The Committee suggest that for the 2011-12 academic year, BIS and HEFCE should develop contingency plans for protecting students, and the taxpayer, should an unexpected institutional failure occur. Sage advice.

Students will need information to assess and compare the value of studying at different institutions, and to make an informed choice.

The Committee make the point that HEFCE’s value for money activities do not look at the value for money of institutions. It recommends that BIS should ensure that appropriate measures are put into place to ensure applicats make informed choices for the 2012/13 academic year. No one is going to be happy if HEFCE starts assessing universities value for money in a consumer-facing way – unless they are given a beefed up regulatory/public-facing role. It’s hard to see how this could happen without the legislation to do just that. Maybe the Committee knows something we don’t?

We do not accept the Funding Council’s practice of not disclosing which institutions are at higher risk for a three year period. The Funding Council needs to strike a different and better balance between the interests of institutions and those of prospective students.

It seems only right and fair in a ‘market’ that students and prospective students have an accurate and up to date picture of an institution. However, a public ‘at risk’ register could have dramatic and unforeseen consequences for affected institutions. This needs to be handled very carefully and the Committee accepts that a ‘graduated scale’ that distinguishes those facing insolvency from those that have other high risks might be more appropriate. Public disclosure in this environment must be led by what is in the students’ interests. It also raises questions over the role of HEFCE – without further regulatory powers, it would seem incongruous if they were to manage the public risk disclosure process over institutions they did not fund and had little or no regulatory power over.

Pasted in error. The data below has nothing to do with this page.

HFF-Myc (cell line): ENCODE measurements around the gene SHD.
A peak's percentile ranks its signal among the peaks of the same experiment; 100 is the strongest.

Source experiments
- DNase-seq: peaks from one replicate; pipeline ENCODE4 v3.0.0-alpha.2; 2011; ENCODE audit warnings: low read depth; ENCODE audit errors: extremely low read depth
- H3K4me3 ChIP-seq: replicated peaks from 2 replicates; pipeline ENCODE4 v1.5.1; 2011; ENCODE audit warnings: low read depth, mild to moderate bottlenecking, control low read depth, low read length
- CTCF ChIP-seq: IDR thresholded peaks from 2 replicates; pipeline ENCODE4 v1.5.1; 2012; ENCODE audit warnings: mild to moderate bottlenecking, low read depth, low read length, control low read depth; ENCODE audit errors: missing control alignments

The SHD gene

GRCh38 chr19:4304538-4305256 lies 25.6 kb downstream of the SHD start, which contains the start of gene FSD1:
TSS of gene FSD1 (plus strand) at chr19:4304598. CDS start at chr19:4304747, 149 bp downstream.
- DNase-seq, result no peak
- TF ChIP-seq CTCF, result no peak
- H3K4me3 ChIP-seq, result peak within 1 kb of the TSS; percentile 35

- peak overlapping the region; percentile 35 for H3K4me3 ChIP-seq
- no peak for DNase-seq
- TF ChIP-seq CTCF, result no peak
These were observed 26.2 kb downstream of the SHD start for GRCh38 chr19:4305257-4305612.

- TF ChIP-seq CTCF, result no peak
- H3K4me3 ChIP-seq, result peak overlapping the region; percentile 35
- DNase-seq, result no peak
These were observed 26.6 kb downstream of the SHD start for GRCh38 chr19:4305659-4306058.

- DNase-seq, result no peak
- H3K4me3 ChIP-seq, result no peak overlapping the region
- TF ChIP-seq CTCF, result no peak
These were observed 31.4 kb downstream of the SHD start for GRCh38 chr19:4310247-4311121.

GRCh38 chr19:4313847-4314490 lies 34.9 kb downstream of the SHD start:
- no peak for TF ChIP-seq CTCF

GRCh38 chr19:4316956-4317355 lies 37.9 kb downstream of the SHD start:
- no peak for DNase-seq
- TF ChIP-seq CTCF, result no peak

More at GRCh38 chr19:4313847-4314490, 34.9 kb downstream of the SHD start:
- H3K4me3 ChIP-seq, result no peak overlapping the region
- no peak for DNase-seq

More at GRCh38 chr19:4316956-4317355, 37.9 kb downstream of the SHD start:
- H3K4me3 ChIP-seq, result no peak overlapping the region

The Department faces a potentially funding gap of several hundred million pounds if the fees set by institutions significantly exceed its expectations. So far, evidence from those institutions which have declared their fees for the 2012-13 academic year suggests that its forecasts were too low, increasing the cost to the taxpayer of providing student loans.

We’ve been saying this for a while and its good to have the weight of the Public Accounts Committee behind this argument, albeit at this very late stage. The report suggests that BIS assess available options to plug the spending hole, like maybe finding some more money for the sector. Or most controversially – by reducing student numbers. But there’s really not a lot of appetite for either.

Today shows us just how overdue this white paper is. The longer the delay, the harder it will be for David Willetts to regain the initiative. And he can be sure the Public Accounts Committee won’t be the last people to rain on his parade while we wait, and wait, and wait.